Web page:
Responding to the publication of the Conservatives' manifesto, Dr Jennifer Dixon, Chief Executive at the Health Foundation, said:
‘The absence of any clear policy on social care in today’s manifesto is a shameful omission for a party that’s been in power for nearly a decade. After almost one thousand days since a green paper was announced and one hundred days since Boris Johnson promised to fix social care once and for all on the steps of Downing Street, this can only be described as a wasted opportunity.
‘We have a promise that no one will have to sell their home to pay for their care, should the Conservatives remain in power, but no idea who would foot the bill instead. While cross-party consensus will be critical to any reform succeeding, there is a clear risk that there will be further delay and no hard decisions taken for the future. With a £4.1bn funding gap to contend with, the one thing that this manifesto does guarantee, is that the can would yet again be kicked down the road and more people would suffer without adequate care as they wait for the government to come up with a viable solution. We needed a plan of action but all we’ve got is more words.
‘There is a welcome recognition of the main challenges facing the health service, including critical workforce shortages. The Conservatives have promised to recruit 6,000 GPs and 50,000 more nurses. But even with major improvement in training, recruitment and retention, we have projected that almost half of the 50,000 nurses promised would have to be recruited from other countries. This will be challenging and means migration policy must not be a barrier. And with the number of qualified permanent FTE GPs having decreased by around 5% since the last target was set, there must be realism about what can be achieved in the timescales set out.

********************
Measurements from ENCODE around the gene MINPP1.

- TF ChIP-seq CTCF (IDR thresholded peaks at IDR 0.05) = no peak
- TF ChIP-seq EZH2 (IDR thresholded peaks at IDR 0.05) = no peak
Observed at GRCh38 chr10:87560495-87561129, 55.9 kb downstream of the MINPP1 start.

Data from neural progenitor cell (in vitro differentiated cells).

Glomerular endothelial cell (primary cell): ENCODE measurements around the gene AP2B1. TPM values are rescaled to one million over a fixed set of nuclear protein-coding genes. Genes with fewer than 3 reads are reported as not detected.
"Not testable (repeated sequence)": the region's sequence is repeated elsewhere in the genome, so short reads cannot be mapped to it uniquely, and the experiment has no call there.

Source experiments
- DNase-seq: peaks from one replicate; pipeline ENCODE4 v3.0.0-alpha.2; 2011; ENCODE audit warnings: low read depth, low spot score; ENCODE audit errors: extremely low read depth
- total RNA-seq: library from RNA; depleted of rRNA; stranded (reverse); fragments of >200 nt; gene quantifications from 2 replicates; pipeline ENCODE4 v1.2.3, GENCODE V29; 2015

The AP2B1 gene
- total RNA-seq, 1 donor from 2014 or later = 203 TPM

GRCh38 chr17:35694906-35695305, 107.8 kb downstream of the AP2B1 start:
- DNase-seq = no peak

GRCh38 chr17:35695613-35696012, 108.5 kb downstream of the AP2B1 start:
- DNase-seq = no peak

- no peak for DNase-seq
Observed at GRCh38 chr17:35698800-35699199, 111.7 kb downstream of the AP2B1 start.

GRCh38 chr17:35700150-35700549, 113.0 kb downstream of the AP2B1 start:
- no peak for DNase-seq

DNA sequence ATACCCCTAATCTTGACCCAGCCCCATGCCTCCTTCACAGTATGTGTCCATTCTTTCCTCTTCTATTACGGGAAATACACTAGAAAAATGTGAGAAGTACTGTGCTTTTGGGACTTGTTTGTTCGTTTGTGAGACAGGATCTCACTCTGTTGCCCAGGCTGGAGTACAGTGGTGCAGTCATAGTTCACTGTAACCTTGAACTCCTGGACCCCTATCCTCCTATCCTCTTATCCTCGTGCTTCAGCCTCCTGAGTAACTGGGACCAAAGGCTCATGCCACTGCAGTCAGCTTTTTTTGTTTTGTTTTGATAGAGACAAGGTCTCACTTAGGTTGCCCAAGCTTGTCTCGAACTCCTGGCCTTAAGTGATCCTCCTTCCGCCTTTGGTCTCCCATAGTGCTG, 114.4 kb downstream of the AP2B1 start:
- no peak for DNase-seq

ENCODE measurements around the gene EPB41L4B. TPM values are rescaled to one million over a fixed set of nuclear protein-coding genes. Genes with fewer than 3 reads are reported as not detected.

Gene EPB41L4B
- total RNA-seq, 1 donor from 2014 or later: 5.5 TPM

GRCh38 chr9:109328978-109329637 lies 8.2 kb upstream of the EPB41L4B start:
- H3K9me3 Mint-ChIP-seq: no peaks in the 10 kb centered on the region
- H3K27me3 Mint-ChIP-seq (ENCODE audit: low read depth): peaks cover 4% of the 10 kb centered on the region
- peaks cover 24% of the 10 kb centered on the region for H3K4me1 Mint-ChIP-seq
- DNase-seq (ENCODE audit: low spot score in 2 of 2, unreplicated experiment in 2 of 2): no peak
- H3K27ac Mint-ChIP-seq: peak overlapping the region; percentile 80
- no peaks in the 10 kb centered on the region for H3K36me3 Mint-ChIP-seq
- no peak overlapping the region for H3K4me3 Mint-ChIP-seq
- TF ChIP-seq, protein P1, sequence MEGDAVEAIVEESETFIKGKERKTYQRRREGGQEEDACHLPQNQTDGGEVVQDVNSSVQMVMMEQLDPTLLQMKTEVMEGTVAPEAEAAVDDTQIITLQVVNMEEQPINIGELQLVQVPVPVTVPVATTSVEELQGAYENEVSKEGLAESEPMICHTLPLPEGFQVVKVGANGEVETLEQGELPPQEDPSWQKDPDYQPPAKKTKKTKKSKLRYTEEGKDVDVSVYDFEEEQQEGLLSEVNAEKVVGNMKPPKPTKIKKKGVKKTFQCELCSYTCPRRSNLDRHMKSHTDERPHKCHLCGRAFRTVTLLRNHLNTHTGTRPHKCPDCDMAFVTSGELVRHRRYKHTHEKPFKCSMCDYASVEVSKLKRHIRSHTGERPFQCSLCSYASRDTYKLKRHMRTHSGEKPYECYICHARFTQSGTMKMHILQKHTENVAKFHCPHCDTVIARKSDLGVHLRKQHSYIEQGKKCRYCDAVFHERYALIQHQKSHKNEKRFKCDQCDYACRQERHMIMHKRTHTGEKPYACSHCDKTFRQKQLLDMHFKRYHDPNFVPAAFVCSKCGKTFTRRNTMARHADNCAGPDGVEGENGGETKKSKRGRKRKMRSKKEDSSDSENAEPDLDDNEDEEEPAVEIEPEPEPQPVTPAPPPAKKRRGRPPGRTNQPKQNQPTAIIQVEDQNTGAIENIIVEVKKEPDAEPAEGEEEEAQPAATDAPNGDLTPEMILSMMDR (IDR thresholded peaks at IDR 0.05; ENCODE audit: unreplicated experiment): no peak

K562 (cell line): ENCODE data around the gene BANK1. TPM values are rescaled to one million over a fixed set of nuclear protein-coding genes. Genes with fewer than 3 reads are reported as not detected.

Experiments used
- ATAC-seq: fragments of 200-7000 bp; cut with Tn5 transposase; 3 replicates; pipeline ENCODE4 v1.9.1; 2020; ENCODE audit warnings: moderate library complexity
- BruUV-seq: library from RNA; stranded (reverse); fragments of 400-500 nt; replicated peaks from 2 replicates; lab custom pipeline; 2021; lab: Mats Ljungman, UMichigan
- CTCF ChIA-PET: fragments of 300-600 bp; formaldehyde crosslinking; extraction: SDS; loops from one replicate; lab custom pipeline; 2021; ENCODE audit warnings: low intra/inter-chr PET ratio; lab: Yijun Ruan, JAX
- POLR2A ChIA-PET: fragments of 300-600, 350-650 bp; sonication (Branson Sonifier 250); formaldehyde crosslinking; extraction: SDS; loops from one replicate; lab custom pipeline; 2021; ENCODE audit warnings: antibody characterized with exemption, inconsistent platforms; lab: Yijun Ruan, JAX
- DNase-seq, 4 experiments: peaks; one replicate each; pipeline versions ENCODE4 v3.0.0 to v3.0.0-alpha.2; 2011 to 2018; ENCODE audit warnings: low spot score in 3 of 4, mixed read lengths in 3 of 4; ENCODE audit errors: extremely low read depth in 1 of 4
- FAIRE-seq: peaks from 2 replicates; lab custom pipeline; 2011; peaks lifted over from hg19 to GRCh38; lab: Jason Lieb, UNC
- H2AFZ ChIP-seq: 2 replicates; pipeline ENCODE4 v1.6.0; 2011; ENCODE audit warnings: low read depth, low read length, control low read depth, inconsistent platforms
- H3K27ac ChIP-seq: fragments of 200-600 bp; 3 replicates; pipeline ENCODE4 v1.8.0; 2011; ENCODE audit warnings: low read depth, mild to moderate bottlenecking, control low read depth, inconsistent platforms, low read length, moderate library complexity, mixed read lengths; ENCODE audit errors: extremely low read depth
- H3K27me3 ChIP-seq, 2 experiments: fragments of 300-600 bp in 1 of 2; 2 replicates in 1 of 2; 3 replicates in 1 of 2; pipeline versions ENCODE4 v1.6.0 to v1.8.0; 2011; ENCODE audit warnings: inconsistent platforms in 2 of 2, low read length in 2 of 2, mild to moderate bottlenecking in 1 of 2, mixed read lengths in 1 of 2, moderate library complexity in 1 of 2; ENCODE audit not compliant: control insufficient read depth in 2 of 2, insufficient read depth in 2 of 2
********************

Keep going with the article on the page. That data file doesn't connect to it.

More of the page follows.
‘The Conservatives’ overall funding commitment for the NHS amounts to annual increases below the 3.4% needed just to maintain current standards of care in the face of rising demand, and far short of the 4% needed to deliver the improvements promised in the long term plan for the NHS, according to our projections with the IFS. And while announcements of funding for hospital buildings and nurse student maintenance grants are welcome, their piecemeal nature leaves key areas of the health service without the long-term certainty and financial breathing room they need. Without this, service providers will continue to struggle to plan for improvements as money is funnelled to meet the growing demand on day to day resources.
‘The health secretary has said that prevention of ill health is a priority for his government, but the focus for the Conservatives continues to be on NHS front line services that manage acute health care needs, over less visible areas of public spending that help people live healthier lives and keep them out of hospital in the first place. The £1bn in cuts to the public health grant since 2015/16 will go unaddressed, and beyond health care, there is no reversal of reductions in social security which are expected to increase child poverty, while promised national insurance cuts will do little to boost the incomes of the poorest families.’
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